Parksland Retreat is located in Northcentral Alabama, tucked in the outskirts of the Talladega National Forest. Home to a handful of unique campsites perfect for groups, Parksland is not like most other Alabama camping options.
There’s plenty to do at Parksland, and even more fun to be found in the surrounding area! Book a yoga class on an elevated platform at the resort or take part in a guided two mile forest hike with Parksland locals. Venture half a mile downstream to check out the Blue Hole waterfall and swimming hole, climb one of the many local rock walls, go paddling in the creek, or explore Talladega! Don’t forget the camera, you’re going to want to remember this.
Parksland has 4 designated campsites, three that are large enough for multiple tents, one on the 16’ elevated yoga platform and two creekside sites only accessible by trail. Rest easy: pets are welcome and firewood is available for purchase. You will also enjoy potable water, showers, trash, and wifi access. And if you’re feeling extra free, Parksland allows campers to take part in clothing-optional recreation.
Come see why so many Alabama campers love spending their weekends at Parksland Retreat, and get lost in the beauty of the Talladega Forest.
Site #1- $20: Creekside Sanctuary walk in Campsite with fire ring (Large enough for 5 or 6 tents). Trail from parking is an 1/8 mile hike to the campsite - private except when site #4 campers are passing through on the creekside trail.
Site #2 - $20: Hill Top Drive Up Campsite with fire ring (Large enough for 3 tents) It is next to the Parkland Retreat drive so is not completely private but is convenient as a drive up overnight stay or a base to explore from.
Site#3 - $30: Pitch a tent on the 16' Diameter Yoga Platform! Fire ring next to it. Trail is about 200ft. This means if booked that yoga classes would be held in the dining pavilion. We charge $30 night for this site.
Site #4 - $20: Completely private Creekside glen with fire ring and room for one or two tents. Trail to site #4 is about 1/6 mile long.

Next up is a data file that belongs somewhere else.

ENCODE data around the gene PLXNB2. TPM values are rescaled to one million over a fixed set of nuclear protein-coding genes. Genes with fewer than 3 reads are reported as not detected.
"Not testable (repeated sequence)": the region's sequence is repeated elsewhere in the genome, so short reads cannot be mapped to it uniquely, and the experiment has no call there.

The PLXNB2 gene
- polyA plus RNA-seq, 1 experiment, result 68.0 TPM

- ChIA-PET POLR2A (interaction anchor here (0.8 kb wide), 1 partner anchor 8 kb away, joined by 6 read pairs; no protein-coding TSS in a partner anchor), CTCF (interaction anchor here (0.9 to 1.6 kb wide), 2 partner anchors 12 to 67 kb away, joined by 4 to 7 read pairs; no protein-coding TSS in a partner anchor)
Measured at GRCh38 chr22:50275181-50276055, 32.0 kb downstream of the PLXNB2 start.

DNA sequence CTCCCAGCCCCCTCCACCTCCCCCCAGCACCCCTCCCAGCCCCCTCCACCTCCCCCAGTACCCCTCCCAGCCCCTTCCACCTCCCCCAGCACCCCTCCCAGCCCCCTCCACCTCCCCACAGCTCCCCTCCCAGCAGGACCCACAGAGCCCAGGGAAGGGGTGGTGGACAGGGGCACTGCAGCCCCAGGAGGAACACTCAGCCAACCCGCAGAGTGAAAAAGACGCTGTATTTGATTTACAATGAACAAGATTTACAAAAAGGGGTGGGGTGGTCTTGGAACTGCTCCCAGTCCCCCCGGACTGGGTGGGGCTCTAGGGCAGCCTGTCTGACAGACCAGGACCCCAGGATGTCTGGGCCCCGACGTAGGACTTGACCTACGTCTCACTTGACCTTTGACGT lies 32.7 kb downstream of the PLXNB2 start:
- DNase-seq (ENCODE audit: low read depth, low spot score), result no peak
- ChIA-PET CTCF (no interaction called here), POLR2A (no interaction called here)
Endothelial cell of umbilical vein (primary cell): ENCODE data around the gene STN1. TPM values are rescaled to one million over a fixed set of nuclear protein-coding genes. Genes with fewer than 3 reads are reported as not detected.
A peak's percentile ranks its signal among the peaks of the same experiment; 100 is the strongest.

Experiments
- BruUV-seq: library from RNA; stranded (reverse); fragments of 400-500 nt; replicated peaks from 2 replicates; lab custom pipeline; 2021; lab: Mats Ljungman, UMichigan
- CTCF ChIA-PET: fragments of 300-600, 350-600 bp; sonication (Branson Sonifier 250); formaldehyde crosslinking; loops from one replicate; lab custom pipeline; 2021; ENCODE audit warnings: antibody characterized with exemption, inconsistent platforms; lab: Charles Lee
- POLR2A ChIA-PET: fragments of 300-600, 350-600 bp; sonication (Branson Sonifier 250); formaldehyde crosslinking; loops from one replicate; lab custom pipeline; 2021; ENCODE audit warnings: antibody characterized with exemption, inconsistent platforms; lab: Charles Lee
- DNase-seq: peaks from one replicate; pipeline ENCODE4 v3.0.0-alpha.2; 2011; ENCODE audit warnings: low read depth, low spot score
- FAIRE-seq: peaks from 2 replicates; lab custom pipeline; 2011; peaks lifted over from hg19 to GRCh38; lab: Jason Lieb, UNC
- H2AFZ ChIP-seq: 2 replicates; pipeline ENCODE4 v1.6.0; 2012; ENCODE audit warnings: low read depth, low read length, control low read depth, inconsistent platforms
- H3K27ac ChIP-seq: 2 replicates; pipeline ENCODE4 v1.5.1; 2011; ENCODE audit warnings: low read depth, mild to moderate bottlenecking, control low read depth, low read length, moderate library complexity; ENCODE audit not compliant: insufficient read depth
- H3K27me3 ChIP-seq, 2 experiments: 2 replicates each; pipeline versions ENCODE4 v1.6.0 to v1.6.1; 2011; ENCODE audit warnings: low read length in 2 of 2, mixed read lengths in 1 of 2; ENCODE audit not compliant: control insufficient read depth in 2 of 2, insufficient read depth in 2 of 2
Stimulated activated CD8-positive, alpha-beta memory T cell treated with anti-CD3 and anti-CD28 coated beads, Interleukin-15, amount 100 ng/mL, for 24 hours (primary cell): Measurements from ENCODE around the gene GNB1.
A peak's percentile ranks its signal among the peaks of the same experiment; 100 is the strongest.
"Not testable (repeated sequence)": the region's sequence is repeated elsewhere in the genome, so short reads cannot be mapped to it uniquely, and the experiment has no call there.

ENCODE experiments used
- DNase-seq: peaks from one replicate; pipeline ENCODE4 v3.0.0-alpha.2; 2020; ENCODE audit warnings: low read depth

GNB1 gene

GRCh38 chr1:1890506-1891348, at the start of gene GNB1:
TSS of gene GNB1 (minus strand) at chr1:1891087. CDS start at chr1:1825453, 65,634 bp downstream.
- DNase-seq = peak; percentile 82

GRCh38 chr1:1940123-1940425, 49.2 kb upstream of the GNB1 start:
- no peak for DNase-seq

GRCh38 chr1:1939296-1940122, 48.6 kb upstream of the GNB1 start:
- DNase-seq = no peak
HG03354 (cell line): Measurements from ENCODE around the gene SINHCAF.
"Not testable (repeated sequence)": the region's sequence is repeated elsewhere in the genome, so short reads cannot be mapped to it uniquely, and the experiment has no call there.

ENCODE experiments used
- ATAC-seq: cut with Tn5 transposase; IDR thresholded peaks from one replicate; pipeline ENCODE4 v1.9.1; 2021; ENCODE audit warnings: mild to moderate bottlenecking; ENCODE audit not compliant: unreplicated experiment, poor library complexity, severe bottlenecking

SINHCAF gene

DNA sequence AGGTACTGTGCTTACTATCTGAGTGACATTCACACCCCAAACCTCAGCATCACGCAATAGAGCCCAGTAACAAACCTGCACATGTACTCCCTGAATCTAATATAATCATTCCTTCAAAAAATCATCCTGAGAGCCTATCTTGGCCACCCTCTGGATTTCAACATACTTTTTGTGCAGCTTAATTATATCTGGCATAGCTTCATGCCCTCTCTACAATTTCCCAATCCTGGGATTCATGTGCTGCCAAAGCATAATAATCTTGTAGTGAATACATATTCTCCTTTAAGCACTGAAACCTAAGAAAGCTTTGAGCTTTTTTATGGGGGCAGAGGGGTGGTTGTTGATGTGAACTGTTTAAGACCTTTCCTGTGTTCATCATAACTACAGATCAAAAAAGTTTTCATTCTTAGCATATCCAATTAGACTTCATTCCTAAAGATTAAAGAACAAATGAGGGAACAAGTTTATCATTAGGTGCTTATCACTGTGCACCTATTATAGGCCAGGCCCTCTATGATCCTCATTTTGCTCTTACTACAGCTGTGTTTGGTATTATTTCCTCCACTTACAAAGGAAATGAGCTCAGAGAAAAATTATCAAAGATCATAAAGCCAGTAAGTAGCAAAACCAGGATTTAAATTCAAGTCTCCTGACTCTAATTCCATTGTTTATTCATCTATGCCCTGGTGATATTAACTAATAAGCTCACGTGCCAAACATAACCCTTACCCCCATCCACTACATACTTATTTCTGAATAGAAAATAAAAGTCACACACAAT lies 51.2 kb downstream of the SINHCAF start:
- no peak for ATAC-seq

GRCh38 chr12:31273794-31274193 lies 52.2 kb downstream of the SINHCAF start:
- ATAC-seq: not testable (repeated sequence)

Additional people/pets (beyond 2): $5 each Additional firewood: $5 Yoga Classes: ($12/person) Pre-setup tent with real mattress, linens, pillows & sleeping bag provided near center camp in Parkland Volunteer Village: $35/night Additional vehicles (beyond 1): $5/night.
Campground Review: My wife and I had the amazing opportunity to stay at Parksland retreat this weekend making our first campground reservation through the Dyrt. Parksland is a beautiful off the grid campground and home that is well cared for and a wonderful experience to stay at. They have set up several areas for guests depending on what your camping preference is. The owners live at the highest point of the property and have an outdoor kitchen surrounded by a garden and chicken coop with woods in every direction. If you are interested in what would typically be considered classic car camping you can stay at one of the many tent sites they have set up around the kitchen area. Many of these sites already have tents set up for you to rent or if you prefer to bring your own tent you can use one of the other available spots. All of the sites in this area are already covered with large industrial tarps so you can stay dry no matter the weather. If you are interested in a more private area they have two more primitive, trail campgrounds a short hike down the hill that each has cleared ground providing space for several tents. On this trip, we had reserved the further, more private and smaller site but ended up staying at the closer site since it was available and more convenient with the weather conditions.
We arrived at the campground on Saturday around noon and got a tour around from Dustin the owner where he showed us all of the options. We then climbed down the steep hill with all our gear and set up camp before the rain came in. Since the site was relatively large we were able to find the perfect spot for our tree tent. After a quick lunch of grilled cheese, we headed off to explore the hiking around the area. Dustin suggested we take the Ridgeline loop trail and with only a couple of wrong turns, we managed to complete the loop and finish at the swimming hole. Although the water was cold it still felt wonderful and is a much welcome amenity in the hot and humid Alabama weather. Other than the poison ivy (which you can’t really do anything about) the hike was really scenic and a good afternoon trek. Make sure to take the map though cause it helps to make the turns at the right spots. We got back before the rain began so had time to take advantage of the hot shower they have available and cooked dinner by our fire (firewood is provided). We whipped together a wonderful sweet potato and chili combo with recipe inspiration provided by Fresh off the grid. After dinner, we cleaned up around camp, moved everything under our tent, and climbed in for the night.